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# Sine Environment

## Sine Environment

(OP)
Hi all,

I'm going through dynamic analysis, and I've got a simple question: why is it so important to have the structure outside the sine environment??

If the first natural frequency is outside this range, let's say above 100 Hz, it doesn't mean that it will not be met.

Hope someone can clarify that point; I'm a bit confused!

Thanks!

### RE: Sine Environment

Usually you want the response of the structure to be outside of your vibration frequency of interest. Then you don't usually have to worry about the structure responding the vibration. This only works if you know exactly what you frequency of interest is.

For space applications, random vibration is usually assessed from 20-2000 Hz. That doesn't mean there is no vibration above 2 kHz, there is, but the damage potential is lower as the frequency increases, so that's where we focus.

For components mounted to structure, you want the response of the component to be above the response of the structure so they don't couple together. It's not necessarily bad if they couple (it can be), but it's less analysis if they don't.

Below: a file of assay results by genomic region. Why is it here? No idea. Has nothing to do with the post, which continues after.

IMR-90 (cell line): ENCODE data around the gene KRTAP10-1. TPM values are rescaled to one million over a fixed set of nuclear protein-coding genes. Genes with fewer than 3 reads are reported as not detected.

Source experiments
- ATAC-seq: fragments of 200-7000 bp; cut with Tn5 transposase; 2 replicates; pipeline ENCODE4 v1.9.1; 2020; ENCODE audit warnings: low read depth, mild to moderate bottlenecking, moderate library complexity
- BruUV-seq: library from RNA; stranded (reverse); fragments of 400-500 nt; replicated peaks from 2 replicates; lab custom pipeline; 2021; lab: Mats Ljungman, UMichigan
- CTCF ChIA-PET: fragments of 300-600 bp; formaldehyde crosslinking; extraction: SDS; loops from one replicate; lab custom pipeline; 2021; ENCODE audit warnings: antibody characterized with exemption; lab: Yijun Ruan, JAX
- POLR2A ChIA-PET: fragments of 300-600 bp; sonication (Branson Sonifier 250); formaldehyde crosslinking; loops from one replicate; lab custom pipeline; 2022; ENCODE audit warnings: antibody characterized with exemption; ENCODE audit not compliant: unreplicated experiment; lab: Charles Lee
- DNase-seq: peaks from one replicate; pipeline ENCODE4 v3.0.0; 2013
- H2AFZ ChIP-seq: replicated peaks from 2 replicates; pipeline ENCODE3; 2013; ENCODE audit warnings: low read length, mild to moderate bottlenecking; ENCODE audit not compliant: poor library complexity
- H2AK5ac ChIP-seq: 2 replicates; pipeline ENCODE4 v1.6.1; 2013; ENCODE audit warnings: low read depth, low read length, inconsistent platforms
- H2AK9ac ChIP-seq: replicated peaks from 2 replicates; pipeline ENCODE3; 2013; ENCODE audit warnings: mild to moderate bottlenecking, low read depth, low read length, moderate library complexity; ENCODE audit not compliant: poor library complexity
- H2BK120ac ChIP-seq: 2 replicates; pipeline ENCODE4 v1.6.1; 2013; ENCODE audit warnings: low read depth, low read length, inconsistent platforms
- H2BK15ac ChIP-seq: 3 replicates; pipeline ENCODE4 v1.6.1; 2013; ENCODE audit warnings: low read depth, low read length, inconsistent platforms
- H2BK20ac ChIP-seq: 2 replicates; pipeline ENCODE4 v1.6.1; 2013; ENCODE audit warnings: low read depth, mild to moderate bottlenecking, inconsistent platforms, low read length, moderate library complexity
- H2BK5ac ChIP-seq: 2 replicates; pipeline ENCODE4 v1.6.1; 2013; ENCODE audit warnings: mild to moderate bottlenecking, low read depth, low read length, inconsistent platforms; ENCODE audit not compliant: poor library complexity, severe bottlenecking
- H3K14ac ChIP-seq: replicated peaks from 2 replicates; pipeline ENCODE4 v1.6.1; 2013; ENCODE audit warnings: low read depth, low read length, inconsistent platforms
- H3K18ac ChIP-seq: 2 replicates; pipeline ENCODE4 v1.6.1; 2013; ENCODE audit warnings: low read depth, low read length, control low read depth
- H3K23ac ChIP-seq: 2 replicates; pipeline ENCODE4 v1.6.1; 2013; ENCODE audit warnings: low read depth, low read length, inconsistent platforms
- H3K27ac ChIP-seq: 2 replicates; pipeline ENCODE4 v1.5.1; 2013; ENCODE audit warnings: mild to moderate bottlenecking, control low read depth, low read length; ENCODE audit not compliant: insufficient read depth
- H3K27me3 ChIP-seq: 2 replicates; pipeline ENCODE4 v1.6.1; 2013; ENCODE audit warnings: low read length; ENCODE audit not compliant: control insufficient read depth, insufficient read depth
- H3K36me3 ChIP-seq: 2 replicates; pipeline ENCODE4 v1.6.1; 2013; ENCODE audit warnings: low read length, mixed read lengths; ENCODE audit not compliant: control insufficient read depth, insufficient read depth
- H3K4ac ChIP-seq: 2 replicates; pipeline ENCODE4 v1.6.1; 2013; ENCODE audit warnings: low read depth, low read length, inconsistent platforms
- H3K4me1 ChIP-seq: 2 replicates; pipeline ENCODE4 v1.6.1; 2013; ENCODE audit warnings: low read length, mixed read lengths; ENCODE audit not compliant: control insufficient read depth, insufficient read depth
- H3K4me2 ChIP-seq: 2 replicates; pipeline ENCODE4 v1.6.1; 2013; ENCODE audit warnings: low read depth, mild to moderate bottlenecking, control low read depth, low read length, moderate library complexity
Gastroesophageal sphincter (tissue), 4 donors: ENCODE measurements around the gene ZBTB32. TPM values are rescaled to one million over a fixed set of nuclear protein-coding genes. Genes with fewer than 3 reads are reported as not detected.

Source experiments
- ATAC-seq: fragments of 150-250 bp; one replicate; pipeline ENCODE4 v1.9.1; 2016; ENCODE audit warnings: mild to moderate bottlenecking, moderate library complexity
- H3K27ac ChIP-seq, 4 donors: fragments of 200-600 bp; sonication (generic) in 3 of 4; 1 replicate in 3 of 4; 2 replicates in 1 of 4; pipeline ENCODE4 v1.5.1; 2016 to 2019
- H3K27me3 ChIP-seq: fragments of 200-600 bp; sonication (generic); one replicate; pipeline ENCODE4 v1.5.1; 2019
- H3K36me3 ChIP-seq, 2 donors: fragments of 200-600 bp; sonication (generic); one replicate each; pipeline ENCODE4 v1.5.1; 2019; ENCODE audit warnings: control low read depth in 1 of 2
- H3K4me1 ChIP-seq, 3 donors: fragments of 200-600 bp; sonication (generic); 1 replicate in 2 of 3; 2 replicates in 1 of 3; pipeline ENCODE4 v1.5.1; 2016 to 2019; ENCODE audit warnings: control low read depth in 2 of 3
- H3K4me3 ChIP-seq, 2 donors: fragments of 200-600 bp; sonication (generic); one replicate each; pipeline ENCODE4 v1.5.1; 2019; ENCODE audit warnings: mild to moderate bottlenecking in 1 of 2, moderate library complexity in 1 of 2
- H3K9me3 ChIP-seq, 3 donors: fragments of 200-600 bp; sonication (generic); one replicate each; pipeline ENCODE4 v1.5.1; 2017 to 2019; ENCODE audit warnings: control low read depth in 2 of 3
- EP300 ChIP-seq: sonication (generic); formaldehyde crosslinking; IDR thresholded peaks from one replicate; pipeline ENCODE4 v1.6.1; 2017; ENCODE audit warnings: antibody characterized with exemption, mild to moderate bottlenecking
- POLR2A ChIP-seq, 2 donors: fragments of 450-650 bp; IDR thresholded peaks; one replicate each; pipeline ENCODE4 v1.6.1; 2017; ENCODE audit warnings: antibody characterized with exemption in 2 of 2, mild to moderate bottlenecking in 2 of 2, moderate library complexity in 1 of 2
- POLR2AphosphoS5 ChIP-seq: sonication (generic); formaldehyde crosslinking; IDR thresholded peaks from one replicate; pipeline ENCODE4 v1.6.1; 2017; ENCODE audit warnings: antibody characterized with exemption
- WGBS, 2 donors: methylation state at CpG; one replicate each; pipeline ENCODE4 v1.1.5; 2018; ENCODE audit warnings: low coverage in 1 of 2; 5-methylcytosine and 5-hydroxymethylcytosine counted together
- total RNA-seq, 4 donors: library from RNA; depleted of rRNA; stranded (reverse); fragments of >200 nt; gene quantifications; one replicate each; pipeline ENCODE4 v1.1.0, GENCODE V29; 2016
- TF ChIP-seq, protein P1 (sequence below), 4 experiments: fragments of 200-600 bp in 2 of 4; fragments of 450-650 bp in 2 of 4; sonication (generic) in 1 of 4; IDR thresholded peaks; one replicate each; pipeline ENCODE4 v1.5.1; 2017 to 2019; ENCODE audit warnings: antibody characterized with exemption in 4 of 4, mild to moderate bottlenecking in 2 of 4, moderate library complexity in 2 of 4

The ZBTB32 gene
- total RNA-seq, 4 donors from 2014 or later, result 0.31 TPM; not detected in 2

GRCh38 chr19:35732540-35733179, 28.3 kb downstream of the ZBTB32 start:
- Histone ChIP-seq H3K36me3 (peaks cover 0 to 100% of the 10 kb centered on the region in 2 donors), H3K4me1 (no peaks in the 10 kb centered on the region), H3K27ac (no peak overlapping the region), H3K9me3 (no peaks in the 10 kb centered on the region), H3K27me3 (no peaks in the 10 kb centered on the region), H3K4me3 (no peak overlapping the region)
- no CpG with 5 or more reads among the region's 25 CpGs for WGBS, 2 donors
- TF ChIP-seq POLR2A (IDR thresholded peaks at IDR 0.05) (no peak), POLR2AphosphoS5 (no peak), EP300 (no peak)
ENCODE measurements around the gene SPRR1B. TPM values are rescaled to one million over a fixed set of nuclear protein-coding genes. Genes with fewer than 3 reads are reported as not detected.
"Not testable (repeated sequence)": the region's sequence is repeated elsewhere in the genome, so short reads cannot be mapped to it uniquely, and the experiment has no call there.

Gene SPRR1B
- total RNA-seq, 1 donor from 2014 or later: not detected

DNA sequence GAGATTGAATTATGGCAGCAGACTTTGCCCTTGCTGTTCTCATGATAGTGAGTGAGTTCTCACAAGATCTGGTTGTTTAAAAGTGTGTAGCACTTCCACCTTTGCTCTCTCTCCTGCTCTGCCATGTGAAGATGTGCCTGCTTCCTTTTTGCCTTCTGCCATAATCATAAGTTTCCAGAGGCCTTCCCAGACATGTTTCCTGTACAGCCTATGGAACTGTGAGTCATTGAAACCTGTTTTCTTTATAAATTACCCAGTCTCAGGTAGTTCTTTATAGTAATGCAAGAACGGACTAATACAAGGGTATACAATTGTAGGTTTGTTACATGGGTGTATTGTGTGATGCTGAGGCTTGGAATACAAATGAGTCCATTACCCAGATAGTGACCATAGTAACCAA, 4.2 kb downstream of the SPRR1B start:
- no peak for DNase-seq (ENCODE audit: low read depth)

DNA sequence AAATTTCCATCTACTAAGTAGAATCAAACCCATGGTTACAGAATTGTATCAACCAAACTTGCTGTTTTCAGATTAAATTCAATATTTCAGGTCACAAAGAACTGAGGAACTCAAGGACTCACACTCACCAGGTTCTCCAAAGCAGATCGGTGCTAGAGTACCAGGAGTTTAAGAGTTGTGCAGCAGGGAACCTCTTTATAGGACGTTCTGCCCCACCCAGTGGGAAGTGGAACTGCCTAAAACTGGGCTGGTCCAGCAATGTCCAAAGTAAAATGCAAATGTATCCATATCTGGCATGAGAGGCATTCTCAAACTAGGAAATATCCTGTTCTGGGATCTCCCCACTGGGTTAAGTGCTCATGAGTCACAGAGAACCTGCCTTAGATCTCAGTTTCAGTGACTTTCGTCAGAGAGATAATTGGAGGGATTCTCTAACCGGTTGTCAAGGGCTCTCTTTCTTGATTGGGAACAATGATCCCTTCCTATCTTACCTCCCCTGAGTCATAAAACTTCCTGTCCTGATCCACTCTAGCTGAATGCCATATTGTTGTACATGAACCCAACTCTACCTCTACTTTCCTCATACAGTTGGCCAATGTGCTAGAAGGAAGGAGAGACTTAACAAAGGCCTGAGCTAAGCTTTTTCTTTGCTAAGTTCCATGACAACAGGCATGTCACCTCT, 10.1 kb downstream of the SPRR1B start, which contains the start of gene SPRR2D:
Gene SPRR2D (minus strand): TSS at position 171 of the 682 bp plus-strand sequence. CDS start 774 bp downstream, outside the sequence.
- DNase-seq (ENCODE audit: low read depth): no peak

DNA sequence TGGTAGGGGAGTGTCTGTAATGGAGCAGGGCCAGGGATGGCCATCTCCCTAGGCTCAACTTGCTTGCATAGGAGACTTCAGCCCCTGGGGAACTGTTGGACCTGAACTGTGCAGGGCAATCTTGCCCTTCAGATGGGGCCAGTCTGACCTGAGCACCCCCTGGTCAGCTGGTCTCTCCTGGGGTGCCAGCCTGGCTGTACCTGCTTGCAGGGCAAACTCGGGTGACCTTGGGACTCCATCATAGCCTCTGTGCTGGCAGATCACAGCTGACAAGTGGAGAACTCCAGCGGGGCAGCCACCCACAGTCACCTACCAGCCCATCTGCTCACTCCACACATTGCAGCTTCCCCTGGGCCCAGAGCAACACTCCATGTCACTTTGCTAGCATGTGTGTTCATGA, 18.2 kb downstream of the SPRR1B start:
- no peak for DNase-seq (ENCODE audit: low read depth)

For spacecraft attached to launch vehicles, if the response of the spacecraft modes are above about 35 Hz, you don't have to assess the coupling between them. 35 Hz is launch vehicle dependent.

Hopefully this helps.

Jim

Jim Kinney
Kennedy Space Center, FL

### RE: Sine Environment

(OP)

I dealing with spacecrafts, so yes it makes sense now to avoid the sine environment if it's related to the launch vehicle frequencies.

As you know, vibrations and dynamics is essential for this industry, and I'm just starting, but it's a lot of information to absorb and I still cannot understand much, at least having a physical sense of what is happening.

Frequency domain is not straightforward, even looking at the spec curves for example for shock, it's not clear to me.

Do you any source/book/on line video which I can use to get a better understanding? I've been looking for that, but could not find anything really applicable to the space industry I've joined recently.

Thanks a lot for your help!! I'm willing to understand and that will make the topic even more interesting!

Cheers

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